pejsků – genitive
pejskům – dative
pejsky – accusative, instrumental

But that is not the only diminutive. There is also alternative diminutive “psík”. And “psíček”. And “pejsánek”. And “pejsáneček”. The “če” you can then add for further diminution in principle ad infinity. It would sound silly to say it more than once, but it is gramatically correct.

And there is also augmentative “psisko”.

And the adjective “psí”. Which has different forms depending on the gender of the noun it qualifies.

But I won’t torture you with all their forms, you are brave enough if you read so far. To learn this is a torture even for native speakers. No wonder foreigners have rather hard time when they try to learn this. But at least we are not the worst, there are languages with more cases even here in Europe (looking sideways at the finno-ugric family).

The Death of Handicraft

Today’s video is not the main meat of the article, but just an appetizer:

Joe van der Steeg is a blacksmith from Netherlands. I came across his videos a few years ago and I found them very informative, even though admittedly not very entertaining. I did not subscribe, because I do not intend to seriously go into forging at the moment, but I kept him at the back of my mind for future reference should I need plain and to-the-point info about forging techniques. What was clear from the few videos that I have watched was that he is very committed to the craft and that it is his life.

Previous year he announced that he is quitting the craft as a professional and will only continue with it as a hobbyist. When I have noticed that video, I was saddened, because I hate that old crafts are disappearing.

A few days ago I found out that Alec Steele, the youth YouTube blacksmithing star has afterwards invited him for a few days of collaborative work at his workshop, they had a lot of fun together and Alec’s enthusiasm and infectious personality have motivated Joe to continue to make videos. I shed a sentimental tear over that outcome, and I subscribed to Joe, although his videos are still on a back-burner for me, because day has only so many hours.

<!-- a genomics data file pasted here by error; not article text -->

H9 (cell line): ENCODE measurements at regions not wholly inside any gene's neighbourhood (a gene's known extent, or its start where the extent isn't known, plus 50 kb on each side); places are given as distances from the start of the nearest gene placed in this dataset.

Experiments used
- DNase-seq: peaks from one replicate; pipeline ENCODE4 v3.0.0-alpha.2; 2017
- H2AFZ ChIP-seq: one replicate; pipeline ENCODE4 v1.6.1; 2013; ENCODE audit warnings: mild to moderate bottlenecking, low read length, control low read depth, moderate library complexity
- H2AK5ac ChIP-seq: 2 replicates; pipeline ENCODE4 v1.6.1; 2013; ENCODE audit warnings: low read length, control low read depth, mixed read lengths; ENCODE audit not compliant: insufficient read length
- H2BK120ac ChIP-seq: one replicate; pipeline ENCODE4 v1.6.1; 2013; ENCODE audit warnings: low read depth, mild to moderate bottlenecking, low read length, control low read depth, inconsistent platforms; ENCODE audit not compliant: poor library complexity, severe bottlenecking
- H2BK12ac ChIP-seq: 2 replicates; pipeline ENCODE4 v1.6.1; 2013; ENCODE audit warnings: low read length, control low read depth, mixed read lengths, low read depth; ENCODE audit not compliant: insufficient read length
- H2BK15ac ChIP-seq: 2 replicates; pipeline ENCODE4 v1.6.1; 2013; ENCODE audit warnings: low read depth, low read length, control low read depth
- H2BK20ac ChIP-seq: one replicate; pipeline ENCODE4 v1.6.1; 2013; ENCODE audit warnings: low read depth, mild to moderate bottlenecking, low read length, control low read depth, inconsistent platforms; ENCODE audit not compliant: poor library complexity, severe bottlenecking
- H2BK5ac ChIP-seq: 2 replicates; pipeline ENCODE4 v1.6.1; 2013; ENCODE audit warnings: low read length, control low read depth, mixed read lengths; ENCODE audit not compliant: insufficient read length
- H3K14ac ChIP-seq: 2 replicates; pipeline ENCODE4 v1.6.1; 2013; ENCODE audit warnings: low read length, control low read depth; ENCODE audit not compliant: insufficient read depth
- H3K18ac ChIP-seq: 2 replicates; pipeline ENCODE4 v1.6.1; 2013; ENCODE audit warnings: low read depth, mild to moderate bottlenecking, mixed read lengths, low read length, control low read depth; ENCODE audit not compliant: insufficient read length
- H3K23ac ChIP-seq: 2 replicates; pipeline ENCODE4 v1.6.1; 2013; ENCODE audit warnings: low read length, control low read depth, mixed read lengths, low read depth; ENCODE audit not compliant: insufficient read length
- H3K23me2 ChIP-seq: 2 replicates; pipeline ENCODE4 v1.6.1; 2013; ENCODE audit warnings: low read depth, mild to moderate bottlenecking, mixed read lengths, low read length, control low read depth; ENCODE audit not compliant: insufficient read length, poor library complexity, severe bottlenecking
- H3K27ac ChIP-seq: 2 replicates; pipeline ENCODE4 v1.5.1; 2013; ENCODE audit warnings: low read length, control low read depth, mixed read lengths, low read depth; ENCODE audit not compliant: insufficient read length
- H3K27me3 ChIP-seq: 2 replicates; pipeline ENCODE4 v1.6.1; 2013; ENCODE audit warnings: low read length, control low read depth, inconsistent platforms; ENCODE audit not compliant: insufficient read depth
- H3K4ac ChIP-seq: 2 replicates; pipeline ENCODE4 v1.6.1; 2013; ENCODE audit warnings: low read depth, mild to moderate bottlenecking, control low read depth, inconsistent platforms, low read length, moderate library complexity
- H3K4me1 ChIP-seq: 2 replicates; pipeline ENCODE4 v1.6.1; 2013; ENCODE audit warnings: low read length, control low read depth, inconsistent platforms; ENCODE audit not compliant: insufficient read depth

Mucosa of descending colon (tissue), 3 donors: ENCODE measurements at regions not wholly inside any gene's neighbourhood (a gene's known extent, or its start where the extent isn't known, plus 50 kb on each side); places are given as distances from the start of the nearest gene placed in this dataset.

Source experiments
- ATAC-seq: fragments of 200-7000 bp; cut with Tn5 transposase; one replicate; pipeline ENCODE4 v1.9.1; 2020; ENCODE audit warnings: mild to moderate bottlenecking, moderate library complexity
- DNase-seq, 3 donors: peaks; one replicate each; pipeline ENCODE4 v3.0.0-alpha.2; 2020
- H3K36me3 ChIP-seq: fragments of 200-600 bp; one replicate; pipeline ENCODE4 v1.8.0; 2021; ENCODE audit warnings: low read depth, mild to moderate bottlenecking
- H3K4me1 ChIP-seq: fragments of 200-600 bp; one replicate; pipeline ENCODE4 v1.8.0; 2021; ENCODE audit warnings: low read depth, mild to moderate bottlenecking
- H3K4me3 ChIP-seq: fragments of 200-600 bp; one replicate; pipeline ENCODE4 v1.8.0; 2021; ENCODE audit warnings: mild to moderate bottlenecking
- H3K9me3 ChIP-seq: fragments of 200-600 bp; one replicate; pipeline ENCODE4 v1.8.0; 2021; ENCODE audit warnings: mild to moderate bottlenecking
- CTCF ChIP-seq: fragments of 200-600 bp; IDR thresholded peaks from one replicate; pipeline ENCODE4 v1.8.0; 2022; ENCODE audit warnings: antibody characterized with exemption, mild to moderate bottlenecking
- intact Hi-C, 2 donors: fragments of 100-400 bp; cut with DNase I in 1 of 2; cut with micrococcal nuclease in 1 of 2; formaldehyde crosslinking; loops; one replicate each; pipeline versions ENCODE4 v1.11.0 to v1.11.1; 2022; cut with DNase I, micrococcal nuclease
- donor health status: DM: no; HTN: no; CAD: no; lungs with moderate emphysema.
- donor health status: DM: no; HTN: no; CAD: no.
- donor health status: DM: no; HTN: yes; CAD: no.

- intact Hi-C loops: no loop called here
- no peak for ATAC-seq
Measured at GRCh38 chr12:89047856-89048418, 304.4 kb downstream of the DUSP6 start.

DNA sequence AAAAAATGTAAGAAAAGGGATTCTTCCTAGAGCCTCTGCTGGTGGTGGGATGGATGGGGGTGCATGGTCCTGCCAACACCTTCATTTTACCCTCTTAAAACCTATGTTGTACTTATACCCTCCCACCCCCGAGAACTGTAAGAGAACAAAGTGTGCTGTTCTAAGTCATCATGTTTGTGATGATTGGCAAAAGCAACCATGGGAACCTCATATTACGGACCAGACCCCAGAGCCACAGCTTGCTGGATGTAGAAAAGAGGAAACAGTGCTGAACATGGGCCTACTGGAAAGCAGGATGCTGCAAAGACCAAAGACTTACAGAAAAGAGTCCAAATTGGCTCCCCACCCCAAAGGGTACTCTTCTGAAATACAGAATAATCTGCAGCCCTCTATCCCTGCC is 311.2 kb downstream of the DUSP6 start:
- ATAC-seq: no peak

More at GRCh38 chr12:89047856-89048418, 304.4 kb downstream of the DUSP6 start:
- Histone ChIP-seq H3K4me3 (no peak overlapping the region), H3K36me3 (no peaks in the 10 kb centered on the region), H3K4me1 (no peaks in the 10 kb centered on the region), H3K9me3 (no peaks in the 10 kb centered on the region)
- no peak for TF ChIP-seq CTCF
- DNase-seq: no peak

I know that to make knives for a living is for me just a pipe dream. There is a lot of people in that market, the competition is fierce and getting notorious enough to make a living would be difficult, even more so for a shy and introverted personality (I can pretend self-confident and strong, but not for long).

But overall I think that at a societal level a step back from automation would be desirable. With current state of technology, it is entirely conceivable having 5 hours working days somewhere at a factory/farm and the rest of the day having off to be a weaver, cobbler or whatevermaker to your heart’s desire.  The factories with their automation are perfect for delivering necessities for survival, but to my mind nothing beats handicraft for delivering the beautiful, unique and shiny. Further jobs at factories are soul-crushing and many people afterward have no energy for anything else than to sit in front of TV. Also most people whom I know who do have a creative hobby are mentally much better off than those who do not. There are reasons for arts therapy.

I am not entirely convinced that decline of handicraft is purely due to automation – there are a lot of people who would love to own handmade goods, but cannot afford them.

So why do we as a society insist on having most people do jobs they hate most of the time if that is not, strictly speaking, necessary for the survival of the species?

In my opinion the thing that is killing handicrafts is the same thing that drives the world inexorably towards global warming – insatiable greed of the upper 1% who are sucking money out of the economy only to put it on their bank accounts so they can engage in pointless dick-measuring contests with their fellow parasites. More and more people have to spend 8 or more hours a day in a factory to produce cheap goods, because fewer and fewer people have the means to purchase the more expensive handmade goods. It is a self-reinforcing cycle.

Bonsai Tree – First Leaves

My little persimmon stopped stretching upwards and is now for a few days staying at more or less the same height. It has sprouted four leaves and stayed there. And it will probably stay there for a while now, nothing much outwardly visible will happen, while the seedling will be concentrating on building a hard wooden stem and nice strong roots instead of the mushy soft ones that consist of 90% of water. That is what allows for the quick growth at the beginning, by bloating cells with water – and it is visible now that the stem got actually a lot thinner than it was a week ago, as it lost its water content.